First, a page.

On October 29, 2019, New Jersey Governor Phil Murphy marked the seventh anniversary of Superstorm Sandy by signing Executive Order No. 89 to establish a Statewide Climate Change Resilience Strategy. The Order took effect immediately.
The Executive Order also establishes a Climate and Flood Resilience Program within the New Jersey Department of Environmental Protection, which will be led by a Chief Resilience Officer.
“Since taking office, it has been a top priority of my Administration to reestablish New Jersey’s role as a leader in the fight against climate change and resume many of the climate change initiatives that were dismantled by the Christie Administration,” said Governor Murphy.
“New Jersey is extremely vulnerable to the impacts of sea-level rise and global warming, and today’s Executive Order outlines a bold and comprehensive set of actions to ensure that our communities and infrastructure are more resilient against future storms,” he added.
Additionally, the Executive Order (EO) creates an Interagency Council on Climate Resilience, comprising 16 state agencies to develop short- and long-term action plans that will promote the long-term mitigation, adaptation, and resilience of New Jersey’s economy, communities, infrastructure, and natural resources.
“Factoring climate change into housing rehabilitation efforts in New Jersey is critical because natural disasters are inevitable and unavoidable,” said Lt. Governor Sheila Oliver, who serves as Commissioner of the Department of Community Affairs.
“What we can control is how we prepare and plan for the future by rebuilding homes and businesses that are less prone to flood damage and more resilient,” she continued.
Among the directives to improve New Jersey’s climate resilience, the EO establishes:
State of New Jersey Chief Resilience Officer ̶ The Chief Resilience Officer of the State of New Jersey will lead the Climate and Flood Resilience Program and work with the Interagency Council on Climate Resilience to develop a Statewide Climate Change Resilience Strategy.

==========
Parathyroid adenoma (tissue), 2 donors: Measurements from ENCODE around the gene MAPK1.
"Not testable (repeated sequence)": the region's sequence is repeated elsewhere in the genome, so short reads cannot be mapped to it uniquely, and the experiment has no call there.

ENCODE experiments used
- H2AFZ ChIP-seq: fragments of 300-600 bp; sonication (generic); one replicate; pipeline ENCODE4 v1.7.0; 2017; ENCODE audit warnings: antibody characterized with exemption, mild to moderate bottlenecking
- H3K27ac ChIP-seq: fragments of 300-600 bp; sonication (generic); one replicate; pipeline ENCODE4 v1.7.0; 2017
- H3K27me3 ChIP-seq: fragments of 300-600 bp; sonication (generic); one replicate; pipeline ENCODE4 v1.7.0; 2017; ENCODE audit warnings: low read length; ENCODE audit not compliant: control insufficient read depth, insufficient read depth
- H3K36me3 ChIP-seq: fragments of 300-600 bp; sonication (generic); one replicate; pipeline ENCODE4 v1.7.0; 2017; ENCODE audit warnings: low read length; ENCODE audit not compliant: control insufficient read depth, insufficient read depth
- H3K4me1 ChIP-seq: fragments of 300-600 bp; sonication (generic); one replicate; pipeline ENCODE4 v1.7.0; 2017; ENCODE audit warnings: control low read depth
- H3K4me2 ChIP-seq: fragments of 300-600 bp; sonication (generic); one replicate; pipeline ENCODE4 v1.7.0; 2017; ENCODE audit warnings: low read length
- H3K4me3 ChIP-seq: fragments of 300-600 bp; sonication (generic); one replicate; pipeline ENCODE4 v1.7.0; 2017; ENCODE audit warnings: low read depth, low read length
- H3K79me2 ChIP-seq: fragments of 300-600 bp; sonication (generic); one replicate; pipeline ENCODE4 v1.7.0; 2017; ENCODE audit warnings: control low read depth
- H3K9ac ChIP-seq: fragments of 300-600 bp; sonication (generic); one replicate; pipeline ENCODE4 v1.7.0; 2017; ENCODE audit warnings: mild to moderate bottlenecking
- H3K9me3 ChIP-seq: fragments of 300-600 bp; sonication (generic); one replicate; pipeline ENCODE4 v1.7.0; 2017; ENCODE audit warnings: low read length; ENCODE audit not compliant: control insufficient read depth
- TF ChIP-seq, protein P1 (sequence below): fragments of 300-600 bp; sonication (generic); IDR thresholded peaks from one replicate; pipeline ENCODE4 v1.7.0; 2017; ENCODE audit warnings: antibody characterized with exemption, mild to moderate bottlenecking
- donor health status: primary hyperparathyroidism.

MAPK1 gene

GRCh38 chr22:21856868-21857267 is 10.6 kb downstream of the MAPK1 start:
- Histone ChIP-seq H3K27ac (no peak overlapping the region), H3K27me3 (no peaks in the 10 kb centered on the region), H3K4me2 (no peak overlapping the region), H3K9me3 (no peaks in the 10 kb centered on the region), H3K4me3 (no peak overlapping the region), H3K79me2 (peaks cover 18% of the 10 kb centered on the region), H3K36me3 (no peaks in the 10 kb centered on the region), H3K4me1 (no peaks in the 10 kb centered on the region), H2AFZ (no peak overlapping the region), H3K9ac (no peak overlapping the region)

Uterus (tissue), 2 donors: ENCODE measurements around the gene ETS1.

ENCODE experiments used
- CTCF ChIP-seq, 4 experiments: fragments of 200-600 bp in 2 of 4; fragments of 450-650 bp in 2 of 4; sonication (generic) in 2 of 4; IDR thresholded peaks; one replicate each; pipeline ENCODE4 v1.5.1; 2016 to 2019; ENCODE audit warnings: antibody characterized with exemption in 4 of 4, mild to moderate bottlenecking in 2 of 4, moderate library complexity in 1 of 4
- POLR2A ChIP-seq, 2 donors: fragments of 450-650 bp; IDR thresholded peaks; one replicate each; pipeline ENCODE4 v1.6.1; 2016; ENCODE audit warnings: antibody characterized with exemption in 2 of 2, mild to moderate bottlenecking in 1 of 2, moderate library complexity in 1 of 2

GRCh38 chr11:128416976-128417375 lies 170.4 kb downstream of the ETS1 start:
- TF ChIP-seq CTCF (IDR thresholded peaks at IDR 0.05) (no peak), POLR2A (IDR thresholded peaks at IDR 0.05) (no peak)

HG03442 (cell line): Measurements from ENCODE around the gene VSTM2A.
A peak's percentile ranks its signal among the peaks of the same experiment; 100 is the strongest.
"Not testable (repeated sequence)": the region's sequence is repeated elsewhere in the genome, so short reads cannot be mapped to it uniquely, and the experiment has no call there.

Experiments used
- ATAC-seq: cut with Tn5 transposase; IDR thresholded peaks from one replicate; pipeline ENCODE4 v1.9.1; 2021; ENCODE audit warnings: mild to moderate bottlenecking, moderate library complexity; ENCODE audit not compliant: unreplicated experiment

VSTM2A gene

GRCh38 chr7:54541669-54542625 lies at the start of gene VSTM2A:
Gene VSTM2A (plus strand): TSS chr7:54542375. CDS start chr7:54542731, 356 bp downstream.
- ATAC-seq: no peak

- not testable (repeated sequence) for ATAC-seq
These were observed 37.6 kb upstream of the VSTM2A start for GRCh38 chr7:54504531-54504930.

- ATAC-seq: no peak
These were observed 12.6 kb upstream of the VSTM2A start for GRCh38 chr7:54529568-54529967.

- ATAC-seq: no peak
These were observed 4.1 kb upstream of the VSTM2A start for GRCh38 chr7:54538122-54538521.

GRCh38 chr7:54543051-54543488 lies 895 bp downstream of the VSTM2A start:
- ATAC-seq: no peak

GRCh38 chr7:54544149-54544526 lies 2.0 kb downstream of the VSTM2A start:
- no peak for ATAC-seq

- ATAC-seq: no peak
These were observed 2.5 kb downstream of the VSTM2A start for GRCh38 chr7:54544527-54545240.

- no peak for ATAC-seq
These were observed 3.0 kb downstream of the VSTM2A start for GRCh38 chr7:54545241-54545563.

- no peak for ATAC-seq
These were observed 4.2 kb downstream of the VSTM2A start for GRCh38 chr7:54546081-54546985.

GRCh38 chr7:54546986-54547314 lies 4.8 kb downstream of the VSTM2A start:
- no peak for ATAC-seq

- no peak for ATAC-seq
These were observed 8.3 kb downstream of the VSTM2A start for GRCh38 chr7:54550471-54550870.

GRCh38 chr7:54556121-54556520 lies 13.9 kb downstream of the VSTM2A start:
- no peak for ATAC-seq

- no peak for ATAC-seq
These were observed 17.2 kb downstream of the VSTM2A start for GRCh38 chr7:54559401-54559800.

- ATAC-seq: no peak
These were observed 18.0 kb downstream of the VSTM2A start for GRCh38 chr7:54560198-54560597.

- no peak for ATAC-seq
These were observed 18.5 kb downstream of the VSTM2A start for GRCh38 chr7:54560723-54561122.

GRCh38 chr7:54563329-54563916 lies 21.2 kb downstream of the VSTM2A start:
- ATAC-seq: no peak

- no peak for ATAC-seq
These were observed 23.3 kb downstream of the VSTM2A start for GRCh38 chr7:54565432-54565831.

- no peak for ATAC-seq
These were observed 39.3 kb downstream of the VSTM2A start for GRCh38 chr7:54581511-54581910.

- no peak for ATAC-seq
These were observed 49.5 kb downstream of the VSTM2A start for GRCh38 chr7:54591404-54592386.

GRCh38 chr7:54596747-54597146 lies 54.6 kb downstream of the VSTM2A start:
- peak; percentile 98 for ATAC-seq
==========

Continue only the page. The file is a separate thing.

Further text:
Climate and Flood Resilience Program ̶ The Climate and Flood Resilience Program will be established within the New Jersey Department of Environmental Protection. The Climate and Flood Resilience Program, under the direction of the Chief Resilience Officer, will develop a scientific report on climate change regarding the current and anticipated effects of climate change in New Jersey, including but not limited to increased temperatures, sea level rise, increased frequency or severity of rainfall, storms, and flooding, at least through 2050. This report will be delivered to the Governor within 180 days and updated at least every two years.
Interagency Council on Climate Resilience ̶ The Interagency Council on Climate Resilience will be established and comprising representatives of 16 state agencies to develop short- and long-term action plans to develop a Statewide Climate Change Resilience Strategy that will promote the long-term mitigation, adaptation, and resilience of New Jersey’s economy, communities, infrastructure, and natural resources.